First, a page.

There is a point in our lives when we evaluate our weight. Actually, given the on-again/off-again behavior we have with diets, there may be many points in our lives when we take a look at the number on the weight scale. Frequently, the question we end up asking ourselves is, "Am I overweight?" But there is a segment of people within this audience that would ask a different question. That question is, "Am I obese?"
All people are at risk when they are overweight. Health experts tell us that we are in danger of heart disease, high cholesterol, fatigue, and other complications when we are overweight. But for people who are obese, they are significantly more at risk and should consult with their physician to review the state of their health and come up with a plan to lose weight safely and consistently.
It's when we ask ourselves "am I obese" and then answer "yes" that we come to a point that we accept we are in very poor health. Denying that we have a problem is what got us there in the first place. But once we finally accept reality, we place ourselves on the right path to not only leading healthier lives, but actually adding years back to our lives by making healthier choices.
To truly know whether we are simply overweight or obese, we must consult our physician. He or she will be able to perform the appropriate tests we need to make a solid determination. But for purposes of this article, obesity is defined as having too much body fat that can eventually cause problems like high blood pressure, type 2 diabetes, sleep apnea and others. Even though we may not feel unhealthy now despite the weight we carry, we are still at risk as these conditions are silent killers within our bodies.
One of tests that our physician is likely to perform on us is to calculate our BMI, or Body Mass Index. This is our height and weight combined. On average, if we have a BMI that exceeds 30, then we are considered to be at risk due to our current health condition and should immediately seek medical help. No matter what solution we choose, the problem will not go away over night, nor in a week or month. It took time to get our bodies to the condition they are in right now and it will take some time to reverse the process and get us back to proper health.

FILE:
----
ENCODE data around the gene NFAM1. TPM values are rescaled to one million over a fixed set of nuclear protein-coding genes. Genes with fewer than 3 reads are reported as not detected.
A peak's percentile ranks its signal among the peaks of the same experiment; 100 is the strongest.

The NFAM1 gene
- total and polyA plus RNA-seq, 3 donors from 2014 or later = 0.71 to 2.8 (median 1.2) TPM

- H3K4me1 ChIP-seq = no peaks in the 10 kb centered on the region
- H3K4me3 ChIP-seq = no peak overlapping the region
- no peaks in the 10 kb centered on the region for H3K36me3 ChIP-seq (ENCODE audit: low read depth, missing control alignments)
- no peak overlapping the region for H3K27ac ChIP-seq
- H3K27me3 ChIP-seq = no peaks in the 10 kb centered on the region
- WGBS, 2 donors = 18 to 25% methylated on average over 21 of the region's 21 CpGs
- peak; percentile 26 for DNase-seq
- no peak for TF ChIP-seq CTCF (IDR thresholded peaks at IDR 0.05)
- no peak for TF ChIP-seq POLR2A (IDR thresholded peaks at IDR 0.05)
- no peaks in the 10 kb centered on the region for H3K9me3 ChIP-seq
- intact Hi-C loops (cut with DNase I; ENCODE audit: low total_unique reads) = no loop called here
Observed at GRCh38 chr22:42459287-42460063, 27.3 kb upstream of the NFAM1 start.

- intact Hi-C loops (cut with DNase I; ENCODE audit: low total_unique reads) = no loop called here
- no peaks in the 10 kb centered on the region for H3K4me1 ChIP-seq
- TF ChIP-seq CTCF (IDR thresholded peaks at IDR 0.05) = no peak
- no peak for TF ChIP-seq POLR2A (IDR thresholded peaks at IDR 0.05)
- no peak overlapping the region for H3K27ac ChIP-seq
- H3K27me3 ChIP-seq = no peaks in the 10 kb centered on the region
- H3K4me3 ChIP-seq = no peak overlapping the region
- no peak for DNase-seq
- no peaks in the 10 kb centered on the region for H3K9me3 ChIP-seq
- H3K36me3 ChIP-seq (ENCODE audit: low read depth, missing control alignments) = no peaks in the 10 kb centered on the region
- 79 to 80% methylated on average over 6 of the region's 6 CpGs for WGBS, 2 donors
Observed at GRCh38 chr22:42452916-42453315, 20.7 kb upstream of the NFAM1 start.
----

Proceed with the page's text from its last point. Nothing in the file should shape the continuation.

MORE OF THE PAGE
If you answered yes when you asked yourself "am I obese", then you might feel apprehension and unsure of what to do. The physical signs may be obvious: our clothes don't fit us and are getting harder to find in our size at the store, our stomach folds over the waistline, we are short of breath by just walking. But we can be stubborn at times and think to ourselves that we are not "that" fat. Or we may push the problem off until tomorrow, promising to start fresh. Well, tomorrow comes and goes, and we find ourselves at the same weight and getting larger as each day goes by.
Take solace in the fact that we are not alone and we are justifiably scared. But there is help and lots of it. As stated before, our best resource is going to be our physician.
Someone who is facing obesity can their chances of success by making a commitment to a loved one, a friend, and most importantly to themselves. They can make a promise that they are going to lose weight no matter what. Let's say it's a friend. The friend should encourage you and also hold you accountable for your progress as you continue on your journey to meet your thinner self.
Research has shown that it can take up to 45 days to change a habit, maybe more. It can be difficult to "re-wire" the way we do things and fighting obesity is probably the hardest of them all because it involves our fondness of food. Maybe it is a favorite snack we like to indulge in or the pleasure we have in consuming food until we feel full. Either way, in order to succeed with anything, especially with obesity, we need to set accessible short term goals. For instance, attempting to lose 10 pounds by next week is a short sighted goal goal and is an unsafe way to consistently lose fat. But trying to lose a few pounds this week, and the next, and so on, all while following your doctor's orders for the plan he has given you is a little more reasonable. Your sense of accomplishment will help motivate you further plus you will feel good about yourself, both mentally and physically.
So "am I obese?" is what you should be asking yourself. Answering this question truthfully can be the first step you take to restore your body to health whether you are overweight or obese. Be forgiving of yourself. Know that you can go back to when you were thinner. You will not be alone in this journey, but you must realize that you are in charge if you are to reach a successful body weight. No amount of help and planning is going to do it for you.
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Once someone has been diagnosed with obesity, they realize the long and difficult road ahead of them. Fortunately, there are many solutions available and resources to understand the effects of obesity. Be sure to check out Defeating Obesity for additional Free information.
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